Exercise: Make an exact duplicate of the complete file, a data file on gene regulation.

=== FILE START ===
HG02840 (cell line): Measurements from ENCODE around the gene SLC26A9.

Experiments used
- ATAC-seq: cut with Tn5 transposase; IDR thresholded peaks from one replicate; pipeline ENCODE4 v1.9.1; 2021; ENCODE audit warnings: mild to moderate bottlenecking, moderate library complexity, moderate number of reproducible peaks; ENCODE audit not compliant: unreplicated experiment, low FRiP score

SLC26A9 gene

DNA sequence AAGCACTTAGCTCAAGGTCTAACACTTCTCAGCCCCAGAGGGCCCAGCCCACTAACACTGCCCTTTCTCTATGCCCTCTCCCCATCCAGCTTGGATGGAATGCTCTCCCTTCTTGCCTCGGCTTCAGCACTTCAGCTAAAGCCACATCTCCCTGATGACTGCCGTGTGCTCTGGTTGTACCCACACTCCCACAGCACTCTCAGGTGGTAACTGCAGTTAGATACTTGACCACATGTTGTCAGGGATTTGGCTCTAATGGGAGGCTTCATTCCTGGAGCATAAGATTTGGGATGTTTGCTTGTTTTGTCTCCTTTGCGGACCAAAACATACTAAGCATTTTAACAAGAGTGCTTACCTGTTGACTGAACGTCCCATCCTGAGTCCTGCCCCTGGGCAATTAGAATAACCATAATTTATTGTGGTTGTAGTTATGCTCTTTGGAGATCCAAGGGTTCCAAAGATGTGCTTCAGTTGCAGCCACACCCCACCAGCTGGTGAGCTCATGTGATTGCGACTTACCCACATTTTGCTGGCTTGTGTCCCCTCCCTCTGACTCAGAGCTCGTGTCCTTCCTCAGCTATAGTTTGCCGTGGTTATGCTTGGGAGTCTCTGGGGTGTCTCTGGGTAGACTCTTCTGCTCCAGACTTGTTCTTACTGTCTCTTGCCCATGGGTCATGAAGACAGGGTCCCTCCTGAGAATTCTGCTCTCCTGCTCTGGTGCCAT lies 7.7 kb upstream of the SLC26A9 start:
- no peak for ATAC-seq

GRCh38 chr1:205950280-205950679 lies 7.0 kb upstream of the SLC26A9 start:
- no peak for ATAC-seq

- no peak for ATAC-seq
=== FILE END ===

HG02840 (cell line): Measurements from ENCODE around the gene SLC26A9.

Experiments used
- ATAC-seq: cut with Tn5 transposase; IDR thresholded peaks from one replicate; pipeline ENCODE4 v1.9.1; 2021; ENCODE audit warnings: mild to moderate bottlenecking, moderate library complexity, moderate number of reproducible peaks; ENCODE audit not compliant: unreplicated experiment, low FRiP score

SLC26A9 gene

DNA sequence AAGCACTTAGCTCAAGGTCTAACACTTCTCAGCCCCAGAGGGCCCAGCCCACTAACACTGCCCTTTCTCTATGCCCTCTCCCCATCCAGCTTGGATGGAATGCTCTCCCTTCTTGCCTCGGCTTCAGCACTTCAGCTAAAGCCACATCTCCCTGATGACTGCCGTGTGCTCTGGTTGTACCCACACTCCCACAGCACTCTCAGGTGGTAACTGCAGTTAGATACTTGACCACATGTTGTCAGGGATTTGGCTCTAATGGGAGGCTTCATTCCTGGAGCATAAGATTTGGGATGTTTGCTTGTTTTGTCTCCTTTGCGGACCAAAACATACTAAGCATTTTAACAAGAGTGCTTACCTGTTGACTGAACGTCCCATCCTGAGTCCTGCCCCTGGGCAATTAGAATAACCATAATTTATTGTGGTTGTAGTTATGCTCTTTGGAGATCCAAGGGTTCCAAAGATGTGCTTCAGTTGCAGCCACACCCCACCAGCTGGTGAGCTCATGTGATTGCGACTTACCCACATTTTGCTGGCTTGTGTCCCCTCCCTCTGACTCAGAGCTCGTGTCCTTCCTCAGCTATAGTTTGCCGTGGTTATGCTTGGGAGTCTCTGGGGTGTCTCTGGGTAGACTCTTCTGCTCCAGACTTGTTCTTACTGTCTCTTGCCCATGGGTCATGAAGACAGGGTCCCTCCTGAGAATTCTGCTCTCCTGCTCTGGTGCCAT lies 7.7 kb upstream of the SLC26A9 start:
- no peak for ATAC-seq

GRCh38 chr1:205950280-205950679 lies 7.0 kb upstream of the SLC26A9 start:
- no peak for ATAC-seq

- no peak for ATAC-seq